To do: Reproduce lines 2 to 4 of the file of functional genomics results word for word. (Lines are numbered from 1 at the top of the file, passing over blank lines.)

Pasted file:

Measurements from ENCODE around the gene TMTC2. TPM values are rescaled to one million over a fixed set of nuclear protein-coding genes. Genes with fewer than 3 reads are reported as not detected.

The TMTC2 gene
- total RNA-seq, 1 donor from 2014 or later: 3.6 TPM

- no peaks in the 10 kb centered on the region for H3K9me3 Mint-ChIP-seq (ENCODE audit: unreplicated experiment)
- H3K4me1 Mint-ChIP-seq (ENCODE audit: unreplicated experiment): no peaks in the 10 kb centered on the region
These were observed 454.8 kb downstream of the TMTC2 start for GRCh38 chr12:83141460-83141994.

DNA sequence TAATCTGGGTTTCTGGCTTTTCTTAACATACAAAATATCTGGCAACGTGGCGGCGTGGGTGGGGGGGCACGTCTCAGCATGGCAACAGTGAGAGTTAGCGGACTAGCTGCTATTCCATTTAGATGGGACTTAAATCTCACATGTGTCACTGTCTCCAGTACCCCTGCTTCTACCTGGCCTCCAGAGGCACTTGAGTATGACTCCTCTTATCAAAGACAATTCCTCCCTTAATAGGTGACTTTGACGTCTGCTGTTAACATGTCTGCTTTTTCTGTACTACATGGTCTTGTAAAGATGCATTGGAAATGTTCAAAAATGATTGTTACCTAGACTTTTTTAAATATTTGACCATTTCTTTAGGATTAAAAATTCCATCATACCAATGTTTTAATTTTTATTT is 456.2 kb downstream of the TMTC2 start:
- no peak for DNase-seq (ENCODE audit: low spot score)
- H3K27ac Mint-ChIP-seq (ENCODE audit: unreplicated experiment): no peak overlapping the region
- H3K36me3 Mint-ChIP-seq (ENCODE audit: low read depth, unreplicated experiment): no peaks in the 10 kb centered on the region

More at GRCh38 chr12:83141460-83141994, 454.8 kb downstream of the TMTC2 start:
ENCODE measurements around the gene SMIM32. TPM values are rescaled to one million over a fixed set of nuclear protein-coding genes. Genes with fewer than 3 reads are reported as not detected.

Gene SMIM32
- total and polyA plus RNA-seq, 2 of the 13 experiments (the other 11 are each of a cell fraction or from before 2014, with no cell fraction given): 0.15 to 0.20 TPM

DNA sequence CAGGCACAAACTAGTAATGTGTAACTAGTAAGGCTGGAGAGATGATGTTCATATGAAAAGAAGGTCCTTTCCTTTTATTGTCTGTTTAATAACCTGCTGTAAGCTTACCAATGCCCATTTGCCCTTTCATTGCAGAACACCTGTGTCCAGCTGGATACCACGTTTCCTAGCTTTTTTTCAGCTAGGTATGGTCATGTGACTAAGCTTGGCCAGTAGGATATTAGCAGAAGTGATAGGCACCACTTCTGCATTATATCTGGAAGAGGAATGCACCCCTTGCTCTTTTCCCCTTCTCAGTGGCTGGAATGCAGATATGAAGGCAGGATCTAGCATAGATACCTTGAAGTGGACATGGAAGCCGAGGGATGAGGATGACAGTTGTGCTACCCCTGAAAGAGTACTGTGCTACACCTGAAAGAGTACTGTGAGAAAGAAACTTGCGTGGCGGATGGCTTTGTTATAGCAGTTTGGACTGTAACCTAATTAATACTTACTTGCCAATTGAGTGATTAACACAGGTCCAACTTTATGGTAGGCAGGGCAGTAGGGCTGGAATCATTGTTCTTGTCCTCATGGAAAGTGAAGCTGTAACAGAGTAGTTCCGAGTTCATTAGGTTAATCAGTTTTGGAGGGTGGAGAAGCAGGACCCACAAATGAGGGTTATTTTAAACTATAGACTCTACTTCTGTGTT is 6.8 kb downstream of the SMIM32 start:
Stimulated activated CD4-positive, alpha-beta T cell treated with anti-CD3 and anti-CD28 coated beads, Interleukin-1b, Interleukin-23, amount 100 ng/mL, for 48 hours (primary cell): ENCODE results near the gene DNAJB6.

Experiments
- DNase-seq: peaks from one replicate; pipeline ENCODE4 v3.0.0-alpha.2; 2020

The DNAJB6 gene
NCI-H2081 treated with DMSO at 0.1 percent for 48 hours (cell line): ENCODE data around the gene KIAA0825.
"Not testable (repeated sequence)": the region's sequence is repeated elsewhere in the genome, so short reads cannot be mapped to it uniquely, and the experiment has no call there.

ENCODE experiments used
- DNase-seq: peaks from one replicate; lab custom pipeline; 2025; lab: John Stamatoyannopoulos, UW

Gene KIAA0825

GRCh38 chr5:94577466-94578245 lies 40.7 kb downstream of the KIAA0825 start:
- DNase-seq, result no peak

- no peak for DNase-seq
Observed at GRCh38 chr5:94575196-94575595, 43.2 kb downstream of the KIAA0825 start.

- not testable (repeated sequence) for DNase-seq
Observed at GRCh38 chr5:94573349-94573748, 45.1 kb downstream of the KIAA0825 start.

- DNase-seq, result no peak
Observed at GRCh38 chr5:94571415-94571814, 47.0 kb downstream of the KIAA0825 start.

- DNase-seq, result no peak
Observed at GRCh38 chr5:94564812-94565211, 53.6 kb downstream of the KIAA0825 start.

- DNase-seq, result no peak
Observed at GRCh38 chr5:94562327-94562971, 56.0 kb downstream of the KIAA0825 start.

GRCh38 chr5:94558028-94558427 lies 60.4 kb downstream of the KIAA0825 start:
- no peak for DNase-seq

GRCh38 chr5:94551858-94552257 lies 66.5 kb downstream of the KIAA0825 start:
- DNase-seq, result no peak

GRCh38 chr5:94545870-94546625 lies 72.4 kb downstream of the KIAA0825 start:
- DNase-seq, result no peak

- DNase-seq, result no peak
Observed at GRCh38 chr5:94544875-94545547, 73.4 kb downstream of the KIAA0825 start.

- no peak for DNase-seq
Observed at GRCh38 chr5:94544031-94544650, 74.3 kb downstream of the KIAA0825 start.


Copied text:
The TMTC2 gene
- total RNA-seq, 1 donor from 2014 or later: 3.6 TPM

- no peaks in the 10 kb centered on the region for H3K9me3 Mint-ChIP-seq (ENCODE audit: unreplicated experiment)